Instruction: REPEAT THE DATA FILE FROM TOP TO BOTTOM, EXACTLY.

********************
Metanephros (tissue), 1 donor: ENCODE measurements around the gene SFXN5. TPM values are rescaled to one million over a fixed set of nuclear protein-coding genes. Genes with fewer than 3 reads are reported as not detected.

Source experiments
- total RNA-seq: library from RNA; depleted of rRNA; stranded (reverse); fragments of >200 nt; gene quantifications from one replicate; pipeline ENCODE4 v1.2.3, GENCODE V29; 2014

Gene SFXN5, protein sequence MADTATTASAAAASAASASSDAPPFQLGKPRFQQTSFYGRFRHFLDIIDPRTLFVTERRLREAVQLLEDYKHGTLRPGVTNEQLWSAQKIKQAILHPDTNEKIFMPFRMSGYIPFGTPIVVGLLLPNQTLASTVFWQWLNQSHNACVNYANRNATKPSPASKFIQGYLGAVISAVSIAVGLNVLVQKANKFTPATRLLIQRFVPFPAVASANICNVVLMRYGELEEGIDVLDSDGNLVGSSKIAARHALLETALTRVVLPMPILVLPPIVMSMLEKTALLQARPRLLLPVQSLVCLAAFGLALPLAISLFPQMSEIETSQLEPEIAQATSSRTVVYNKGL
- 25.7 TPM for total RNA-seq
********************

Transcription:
Metanephros (tissue), 1 donor: ENCODE measurements around the gene SFXN5. TPM values are rescaled to one million over a fixed set of nuclear protein-coding genes. Genes with fewer than 3 reads are reported as not detected.

Source experiments
- total RNA-seq: library from RNA; depleted of rRNA; stranded (reverse); fragments of >200 nt; gene quantifications from one replicate; pipeline ENCODE4 v1.2.3, GENCODE V29; 2014

Gene SFXN5, protein sequence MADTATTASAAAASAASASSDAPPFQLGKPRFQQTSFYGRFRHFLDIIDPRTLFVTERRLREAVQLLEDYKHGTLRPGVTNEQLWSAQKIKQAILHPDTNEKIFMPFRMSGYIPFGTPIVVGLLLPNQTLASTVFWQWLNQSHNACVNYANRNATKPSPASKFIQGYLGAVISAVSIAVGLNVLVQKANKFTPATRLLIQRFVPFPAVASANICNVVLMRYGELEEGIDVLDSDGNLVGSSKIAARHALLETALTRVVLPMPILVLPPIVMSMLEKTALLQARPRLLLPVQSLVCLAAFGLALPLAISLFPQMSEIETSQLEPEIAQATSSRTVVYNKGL
- 25.7 TPM for total RNA-seq